Fast forward about seven years later. I’m living in a new state and have a new, wonderful boyfriend, Adam. He knew about my clown issues even before we started dating. It was much easier navigating Halloween events, costume shops, horror conventions, etc. with him there to shield me from things I didn’t want to see. He didn’t get annoyed or frustrated with me when I again attempted to watch Killer Klowns and immediately burst into tears as soon as I saw one. He stayed by my side when I collapsed on the floor, crying and hyperventilating at a convention. He’s been so supportive and I really can’t say enough about him. Anyway, jump ahead another few years. Adam is now my husband and I decided to tackle this thing once again.
About two years ago I picked up a copy of Stephen King’s IT at a used book store on the way to the beach. I figured that was the best place to start. I had seen the miniseries, or at least part of it, as a child but I pretty much blocked it from my memory. I thought it might be easier to deal with in written form. I read a few chapters that day at the beach, but I didn’t pick it up again for another year. Then I found out IT was being made into a new movie. I had an internal panic attack realizing that, since most things I follow on social media are horror related, I will be forced to see many, many pictures of clowns. This is on top of last year’s clown panic that gave me more than a few nightmares. I decided it was now or never. I needed to read the book.
I liked it. The book shows IT as much more than just a clown, so it was definitely easier to handle. After reading it I knew the next step would be to watch the miniseries again. One night when I was feeling particularly brave (and maybe a little drunk), I suggest to Adam that we put it on. I cried most of the way through it but I survived. Afterward, surprisingly, nothing really changed. No anxiety, no nightmares. And then it happened. The movie was released in theaters. All of my horror loving friends were raving about it. I knew it was inevitable; Adam asked when we were going. A little coaxing and a lot of whiskey later, we were sitting in the theater.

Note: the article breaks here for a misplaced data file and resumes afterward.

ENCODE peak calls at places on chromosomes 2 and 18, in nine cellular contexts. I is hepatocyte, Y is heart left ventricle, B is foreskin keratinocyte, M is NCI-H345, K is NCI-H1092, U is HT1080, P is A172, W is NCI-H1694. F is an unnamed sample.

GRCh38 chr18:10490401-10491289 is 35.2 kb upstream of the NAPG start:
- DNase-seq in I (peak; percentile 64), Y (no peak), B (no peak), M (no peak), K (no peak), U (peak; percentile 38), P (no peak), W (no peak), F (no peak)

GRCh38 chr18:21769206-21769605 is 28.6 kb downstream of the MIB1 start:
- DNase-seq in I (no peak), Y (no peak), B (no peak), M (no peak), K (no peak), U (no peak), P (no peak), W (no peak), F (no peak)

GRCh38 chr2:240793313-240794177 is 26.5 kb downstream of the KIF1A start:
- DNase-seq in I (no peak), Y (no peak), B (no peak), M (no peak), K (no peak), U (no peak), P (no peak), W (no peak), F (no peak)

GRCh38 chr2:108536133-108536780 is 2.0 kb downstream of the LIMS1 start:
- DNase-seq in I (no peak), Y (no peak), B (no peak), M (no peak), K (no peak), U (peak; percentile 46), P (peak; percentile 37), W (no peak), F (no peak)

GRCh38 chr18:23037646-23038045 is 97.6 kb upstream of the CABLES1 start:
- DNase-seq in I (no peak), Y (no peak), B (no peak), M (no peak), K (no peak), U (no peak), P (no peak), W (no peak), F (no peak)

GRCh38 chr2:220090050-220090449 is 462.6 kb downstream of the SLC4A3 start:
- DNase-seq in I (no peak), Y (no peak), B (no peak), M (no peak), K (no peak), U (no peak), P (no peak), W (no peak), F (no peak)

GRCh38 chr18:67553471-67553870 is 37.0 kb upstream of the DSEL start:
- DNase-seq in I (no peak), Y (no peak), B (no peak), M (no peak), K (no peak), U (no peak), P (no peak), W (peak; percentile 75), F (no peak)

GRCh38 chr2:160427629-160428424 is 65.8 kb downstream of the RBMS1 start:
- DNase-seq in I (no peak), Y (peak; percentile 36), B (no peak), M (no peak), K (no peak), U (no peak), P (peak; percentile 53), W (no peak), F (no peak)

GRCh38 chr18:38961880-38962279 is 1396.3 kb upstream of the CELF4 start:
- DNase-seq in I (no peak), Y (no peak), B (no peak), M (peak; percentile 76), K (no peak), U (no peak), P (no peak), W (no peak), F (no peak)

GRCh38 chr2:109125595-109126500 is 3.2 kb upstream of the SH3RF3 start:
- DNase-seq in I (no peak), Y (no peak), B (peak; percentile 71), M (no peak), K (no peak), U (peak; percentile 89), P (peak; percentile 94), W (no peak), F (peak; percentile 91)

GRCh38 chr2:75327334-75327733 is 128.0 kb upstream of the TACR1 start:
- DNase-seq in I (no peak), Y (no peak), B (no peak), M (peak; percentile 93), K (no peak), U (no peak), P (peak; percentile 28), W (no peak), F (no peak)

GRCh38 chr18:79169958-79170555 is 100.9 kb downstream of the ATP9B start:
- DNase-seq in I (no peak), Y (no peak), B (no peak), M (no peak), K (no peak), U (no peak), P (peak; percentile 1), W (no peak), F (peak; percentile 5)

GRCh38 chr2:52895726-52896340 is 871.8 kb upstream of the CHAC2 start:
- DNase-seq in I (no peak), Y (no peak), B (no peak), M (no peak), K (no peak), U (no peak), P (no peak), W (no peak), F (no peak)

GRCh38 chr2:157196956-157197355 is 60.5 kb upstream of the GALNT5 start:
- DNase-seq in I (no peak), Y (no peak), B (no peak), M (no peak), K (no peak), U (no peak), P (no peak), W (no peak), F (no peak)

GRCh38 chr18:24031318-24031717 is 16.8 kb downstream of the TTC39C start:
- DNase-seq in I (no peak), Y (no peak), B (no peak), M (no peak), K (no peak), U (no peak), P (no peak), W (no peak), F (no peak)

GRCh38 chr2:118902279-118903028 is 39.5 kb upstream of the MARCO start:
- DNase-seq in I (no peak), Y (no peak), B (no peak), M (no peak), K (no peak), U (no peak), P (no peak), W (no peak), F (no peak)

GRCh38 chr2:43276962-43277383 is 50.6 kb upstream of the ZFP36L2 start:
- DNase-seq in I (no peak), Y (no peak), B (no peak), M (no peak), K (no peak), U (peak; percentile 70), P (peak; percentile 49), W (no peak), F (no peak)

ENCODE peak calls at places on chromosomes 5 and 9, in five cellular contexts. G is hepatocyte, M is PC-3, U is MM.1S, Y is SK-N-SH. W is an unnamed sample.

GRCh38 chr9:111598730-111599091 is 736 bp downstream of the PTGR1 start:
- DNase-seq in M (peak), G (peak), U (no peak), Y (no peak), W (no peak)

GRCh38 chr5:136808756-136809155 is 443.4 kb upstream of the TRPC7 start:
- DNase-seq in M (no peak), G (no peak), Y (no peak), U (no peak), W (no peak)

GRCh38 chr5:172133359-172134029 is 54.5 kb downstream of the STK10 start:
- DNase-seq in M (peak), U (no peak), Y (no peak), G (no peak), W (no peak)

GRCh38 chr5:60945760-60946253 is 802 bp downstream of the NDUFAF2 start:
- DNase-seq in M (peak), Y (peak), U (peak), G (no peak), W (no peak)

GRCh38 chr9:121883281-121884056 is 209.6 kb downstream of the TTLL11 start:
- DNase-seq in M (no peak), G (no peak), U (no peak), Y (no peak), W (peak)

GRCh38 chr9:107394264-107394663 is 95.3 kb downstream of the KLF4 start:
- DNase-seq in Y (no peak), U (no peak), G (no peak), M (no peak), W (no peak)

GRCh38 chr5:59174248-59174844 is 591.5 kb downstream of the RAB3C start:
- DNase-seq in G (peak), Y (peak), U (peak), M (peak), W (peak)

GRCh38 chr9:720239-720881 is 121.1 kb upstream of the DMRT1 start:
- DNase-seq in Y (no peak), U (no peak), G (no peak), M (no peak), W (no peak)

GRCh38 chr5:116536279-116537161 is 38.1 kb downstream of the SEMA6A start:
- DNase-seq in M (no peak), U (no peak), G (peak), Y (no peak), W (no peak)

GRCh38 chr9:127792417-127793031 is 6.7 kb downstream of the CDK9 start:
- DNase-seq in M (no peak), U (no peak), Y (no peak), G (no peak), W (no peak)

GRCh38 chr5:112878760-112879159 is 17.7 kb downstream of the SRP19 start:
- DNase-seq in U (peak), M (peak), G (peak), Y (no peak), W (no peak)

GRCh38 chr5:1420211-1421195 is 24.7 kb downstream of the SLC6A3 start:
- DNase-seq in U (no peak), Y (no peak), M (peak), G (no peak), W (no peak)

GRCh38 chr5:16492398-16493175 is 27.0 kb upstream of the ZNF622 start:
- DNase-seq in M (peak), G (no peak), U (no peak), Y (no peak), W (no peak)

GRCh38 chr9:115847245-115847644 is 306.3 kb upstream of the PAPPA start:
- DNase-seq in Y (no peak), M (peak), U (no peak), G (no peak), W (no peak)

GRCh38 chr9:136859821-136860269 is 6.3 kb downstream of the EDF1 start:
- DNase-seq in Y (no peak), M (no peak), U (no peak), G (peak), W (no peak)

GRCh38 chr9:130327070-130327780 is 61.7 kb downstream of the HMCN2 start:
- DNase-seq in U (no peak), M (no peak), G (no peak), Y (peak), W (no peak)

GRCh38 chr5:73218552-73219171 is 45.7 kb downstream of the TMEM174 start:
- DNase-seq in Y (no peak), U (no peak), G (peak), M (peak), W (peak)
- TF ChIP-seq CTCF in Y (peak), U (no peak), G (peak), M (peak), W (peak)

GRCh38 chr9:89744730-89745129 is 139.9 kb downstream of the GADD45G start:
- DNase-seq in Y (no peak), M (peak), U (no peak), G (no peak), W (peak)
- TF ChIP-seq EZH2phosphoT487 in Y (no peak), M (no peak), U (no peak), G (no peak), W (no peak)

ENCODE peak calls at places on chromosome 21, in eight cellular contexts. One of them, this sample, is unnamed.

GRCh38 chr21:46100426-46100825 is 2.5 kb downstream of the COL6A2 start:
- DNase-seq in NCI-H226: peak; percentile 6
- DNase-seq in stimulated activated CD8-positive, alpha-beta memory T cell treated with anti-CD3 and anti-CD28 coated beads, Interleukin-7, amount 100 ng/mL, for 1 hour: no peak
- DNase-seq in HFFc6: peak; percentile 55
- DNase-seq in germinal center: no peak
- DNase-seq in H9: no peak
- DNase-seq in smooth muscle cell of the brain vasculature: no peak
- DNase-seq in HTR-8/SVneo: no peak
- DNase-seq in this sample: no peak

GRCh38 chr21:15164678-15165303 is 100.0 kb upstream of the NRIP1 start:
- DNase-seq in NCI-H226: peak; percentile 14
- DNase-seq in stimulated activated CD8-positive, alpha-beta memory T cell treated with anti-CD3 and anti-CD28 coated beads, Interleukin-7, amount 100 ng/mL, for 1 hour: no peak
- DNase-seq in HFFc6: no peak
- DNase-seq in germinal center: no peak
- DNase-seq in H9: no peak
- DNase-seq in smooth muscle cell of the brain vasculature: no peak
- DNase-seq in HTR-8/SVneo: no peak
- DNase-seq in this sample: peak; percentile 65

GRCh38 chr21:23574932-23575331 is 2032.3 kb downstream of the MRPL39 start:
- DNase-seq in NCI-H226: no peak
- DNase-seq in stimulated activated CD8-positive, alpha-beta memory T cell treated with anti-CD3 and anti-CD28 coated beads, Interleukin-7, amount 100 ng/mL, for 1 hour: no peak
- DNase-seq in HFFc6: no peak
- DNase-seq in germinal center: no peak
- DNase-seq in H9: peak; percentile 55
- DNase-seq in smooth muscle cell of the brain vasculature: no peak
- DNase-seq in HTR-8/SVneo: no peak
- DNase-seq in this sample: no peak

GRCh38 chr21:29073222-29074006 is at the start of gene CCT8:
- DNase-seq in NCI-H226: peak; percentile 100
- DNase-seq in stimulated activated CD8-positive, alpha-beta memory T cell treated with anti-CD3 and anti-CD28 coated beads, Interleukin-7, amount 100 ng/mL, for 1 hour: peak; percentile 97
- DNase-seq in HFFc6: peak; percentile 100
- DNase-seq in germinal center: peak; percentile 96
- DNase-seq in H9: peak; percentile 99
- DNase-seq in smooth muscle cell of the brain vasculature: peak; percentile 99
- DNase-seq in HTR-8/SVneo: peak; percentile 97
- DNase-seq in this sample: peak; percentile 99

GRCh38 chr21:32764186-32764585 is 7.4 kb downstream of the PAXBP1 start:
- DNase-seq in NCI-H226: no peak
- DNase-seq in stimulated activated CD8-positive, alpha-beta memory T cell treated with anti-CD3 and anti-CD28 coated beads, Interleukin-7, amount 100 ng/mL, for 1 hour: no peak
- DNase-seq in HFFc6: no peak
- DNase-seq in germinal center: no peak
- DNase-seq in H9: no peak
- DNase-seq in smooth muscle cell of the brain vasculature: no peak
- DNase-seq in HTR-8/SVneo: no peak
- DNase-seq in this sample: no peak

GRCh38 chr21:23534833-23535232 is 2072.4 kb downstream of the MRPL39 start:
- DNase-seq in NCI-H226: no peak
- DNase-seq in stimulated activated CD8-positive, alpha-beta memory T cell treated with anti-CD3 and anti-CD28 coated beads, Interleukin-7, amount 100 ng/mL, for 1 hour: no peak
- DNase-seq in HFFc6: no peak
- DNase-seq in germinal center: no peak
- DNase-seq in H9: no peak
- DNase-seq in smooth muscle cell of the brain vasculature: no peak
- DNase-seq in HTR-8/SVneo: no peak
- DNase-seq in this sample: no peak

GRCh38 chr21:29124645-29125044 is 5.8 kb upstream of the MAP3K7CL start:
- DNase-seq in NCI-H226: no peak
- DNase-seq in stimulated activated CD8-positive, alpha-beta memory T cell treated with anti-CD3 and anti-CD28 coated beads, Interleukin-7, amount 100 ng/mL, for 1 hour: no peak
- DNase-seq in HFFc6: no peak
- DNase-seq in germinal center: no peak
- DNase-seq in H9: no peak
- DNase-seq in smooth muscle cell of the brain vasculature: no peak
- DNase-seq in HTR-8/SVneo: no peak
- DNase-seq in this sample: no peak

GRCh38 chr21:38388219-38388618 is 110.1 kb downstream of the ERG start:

I had forced myself to watch all available trailers, so I had some idea of what to expect. I settled down in my seat and got comfortable. We had gotten there early and the theater wasn’t crowded, yet, with three seats available to my right, two girls had to sit right next to me. Who does that?? Adam graciously gave me his arm to squeeze, a bag of Reese’s Pieces, and a flask of whiskey. All were very much needed. There was a lot of arm squeezing, lots of tears and shaking, but I made it through. Not well, but I made it. For the next week or so, I was tense, constantly looking over my shoulder, running out of dark rooms after I switched off the light, having nightmares.
Now that some time has passed and most of the nightmares and paranoia have subsided, I think I’d like to see IT again. It’s taken thirty-two years but I’ve finally made it to this point. I guess the whole takeaway from this post is, if someone truly has a phobia, be respectful of it; don’t push them to “get over it” because it’s really fucking hard. It’s avoiding functions, having nightmares and panic attacks, and always being on alert and having your guard up. It sucks. And for fuck’s sake, if someone trusts you enough to discuss their phobia with you, don’t put them in situations with or send them pictures of their biggest fear because you think it’s funny. It’s not funny. You’re just a dick.